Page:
Miranda & DUI Defenses – The Typical DUI Traffic Stop Is Considered Non-Custodial
September 4, 2012

The typical DUI traffic stop is considered non-custodial, even if the driver is briefly detained. If there are Field Sobriety Tests (FSTs) given during that brief, non-custodial detention, Miranda generally does not apply and thus need not be read to a DUI suspect.

For Miranda to apply, the defendant must be: (1) in custody; (2) under interrogation; (3) by a police officer. DUI suspects and DUI defense attorneys alike may try and argue that during traffic stops, driver are not free to leave and therefore “in custody.” However, the U.S. Supreme Court passed a bright line rule that suspects on the roadside are not considered in custody for Miranda purposes until arrested by the officer or when the handcuffs go on the suspect.  A savvy DUI defense lawyer will present arguments that a suspect was clearly the focus of an investigation by police and therefore Miranda should have been read.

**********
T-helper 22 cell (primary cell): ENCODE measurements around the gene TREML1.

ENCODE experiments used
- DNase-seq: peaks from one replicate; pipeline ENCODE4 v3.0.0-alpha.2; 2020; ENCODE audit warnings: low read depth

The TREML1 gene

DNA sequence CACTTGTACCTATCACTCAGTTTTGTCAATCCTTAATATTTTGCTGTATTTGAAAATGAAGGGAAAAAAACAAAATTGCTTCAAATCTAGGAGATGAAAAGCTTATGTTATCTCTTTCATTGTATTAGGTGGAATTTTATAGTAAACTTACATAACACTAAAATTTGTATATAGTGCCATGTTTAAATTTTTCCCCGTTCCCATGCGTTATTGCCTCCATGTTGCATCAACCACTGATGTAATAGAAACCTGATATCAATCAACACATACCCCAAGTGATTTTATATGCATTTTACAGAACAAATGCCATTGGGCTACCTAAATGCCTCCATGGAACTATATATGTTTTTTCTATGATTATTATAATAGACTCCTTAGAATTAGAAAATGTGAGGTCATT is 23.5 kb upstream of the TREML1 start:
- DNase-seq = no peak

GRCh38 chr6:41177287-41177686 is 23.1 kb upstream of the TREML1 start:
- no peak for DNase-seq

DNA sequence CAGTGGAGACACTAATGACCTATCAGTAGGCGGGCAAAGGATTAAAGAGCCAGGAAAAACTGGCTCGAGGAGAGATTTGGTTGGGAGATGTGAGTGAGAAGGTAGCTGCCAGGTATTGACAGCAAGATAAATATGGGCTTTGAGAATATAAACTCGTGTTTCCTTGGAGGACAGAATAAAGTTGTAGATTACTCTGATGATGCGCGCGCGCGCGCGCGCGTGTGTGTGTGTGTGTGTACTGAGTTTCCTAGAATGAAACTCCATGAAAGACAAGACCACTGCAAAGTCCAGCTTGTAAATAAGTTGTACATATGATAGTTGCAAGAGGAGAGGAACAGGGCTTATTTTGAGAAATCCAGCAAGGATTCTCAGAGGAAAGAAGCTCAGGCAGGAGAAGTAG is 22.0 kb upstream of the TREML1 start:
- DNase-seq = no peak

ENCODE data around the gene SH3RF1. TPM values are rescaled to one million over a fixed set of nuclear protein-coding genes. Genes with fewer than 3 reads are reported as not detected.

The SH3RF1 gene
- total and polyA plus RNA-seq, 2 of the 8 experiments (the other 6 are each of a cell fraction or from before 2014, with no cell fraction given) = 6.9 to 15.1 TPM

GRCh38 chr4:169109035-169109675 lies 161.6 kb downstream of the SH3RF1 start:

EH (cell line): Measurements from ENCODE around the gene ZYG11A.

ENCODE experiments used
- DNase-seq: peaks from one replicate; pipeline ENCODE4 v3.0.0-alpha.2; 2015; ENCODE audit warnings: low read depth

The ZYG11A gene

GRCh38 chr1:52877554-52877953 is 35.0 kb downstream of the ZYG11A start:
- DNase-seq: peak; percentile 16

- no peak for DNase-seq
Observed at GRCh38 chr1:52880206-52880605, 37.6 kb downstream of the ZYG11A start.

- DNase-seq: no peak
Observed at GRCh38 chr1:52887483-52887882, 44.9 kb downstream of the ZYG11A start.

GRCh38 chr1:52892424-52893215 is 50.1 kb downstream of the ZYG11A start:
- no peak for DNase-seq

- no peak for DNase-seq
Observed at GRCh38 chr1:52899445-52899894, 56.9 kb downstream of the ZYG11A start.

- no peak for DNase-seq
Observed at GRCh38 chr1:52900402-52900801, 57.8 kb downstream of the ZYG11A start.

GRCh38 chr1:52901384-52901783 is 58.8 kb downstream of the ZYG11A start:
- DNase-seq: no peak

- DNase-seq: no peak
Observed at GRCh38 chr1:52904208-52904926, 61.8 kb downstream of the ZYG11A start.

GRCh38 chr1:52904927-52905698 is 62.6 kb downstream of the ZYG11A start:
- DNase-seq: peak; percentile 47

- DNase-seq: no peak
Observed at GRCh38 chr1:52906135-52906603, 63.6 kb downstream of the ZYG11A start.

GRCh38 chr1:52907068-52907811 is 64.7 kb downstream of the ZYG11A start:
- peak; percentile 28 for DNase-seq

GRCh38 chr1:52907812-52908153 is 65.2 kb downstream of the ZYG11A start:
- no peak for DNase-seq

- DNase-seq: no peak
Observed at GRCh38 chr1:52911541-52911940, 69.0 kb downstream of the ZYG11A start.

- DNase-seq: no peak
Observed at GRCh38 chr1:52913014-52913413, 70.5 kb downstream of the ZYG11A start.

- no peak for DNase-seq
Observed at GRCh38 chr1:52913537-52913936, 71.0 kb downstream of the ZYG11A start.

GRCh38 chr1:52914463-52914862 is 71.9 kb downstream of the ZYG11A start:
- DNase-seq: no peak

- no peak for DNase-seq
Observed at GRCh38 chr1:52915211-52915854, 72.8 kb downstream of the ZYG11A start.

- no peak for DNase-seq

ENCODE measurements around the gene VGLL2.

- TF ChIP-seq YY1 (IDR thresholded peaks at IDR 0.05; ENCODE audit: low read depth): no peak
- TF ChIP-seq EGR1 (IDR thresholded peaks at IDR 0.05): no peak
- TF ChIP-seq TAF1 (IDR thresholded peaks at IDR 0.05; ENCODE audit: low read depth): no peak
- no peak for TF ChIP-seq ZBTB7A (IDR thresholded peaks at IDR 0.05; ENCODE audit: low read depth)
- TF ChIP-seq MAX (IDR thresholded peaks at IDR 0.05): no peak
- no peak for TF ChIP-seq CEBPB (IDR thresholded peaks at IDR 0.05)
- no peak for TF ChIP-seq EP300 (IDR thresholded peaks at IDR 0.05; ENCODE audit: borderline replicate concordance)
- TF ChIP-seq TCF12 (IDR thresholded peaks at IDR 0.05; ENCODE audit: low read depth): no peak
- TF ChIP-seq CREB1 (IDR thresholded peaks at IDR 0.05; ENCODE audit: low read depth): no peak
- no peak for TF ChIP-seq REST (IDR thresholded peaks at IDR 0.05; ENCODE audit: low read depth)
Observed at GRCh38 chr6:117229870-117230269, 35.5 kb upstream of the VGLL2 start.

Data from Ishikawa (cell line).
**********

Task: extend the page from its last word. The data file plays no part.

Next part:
In order to make sure that your rights are accurately and aggressively defended after being charged with DUI in Southern California, you may want to contact the experienced Southern California criminal defense law firm of Wallin & Klarich. Our attorneys have been helping those accused of crimes, such as DUI, for more than 30 years. Wallin & Klarich has the legal resources and knowledge to assist you in obtaining a successful outcome at your DMV hearing and in your DUI case. Call Wallin & Klarich today at (877) 4-NO-JAIL or (877) 466-5245 to find out more about how we can help.

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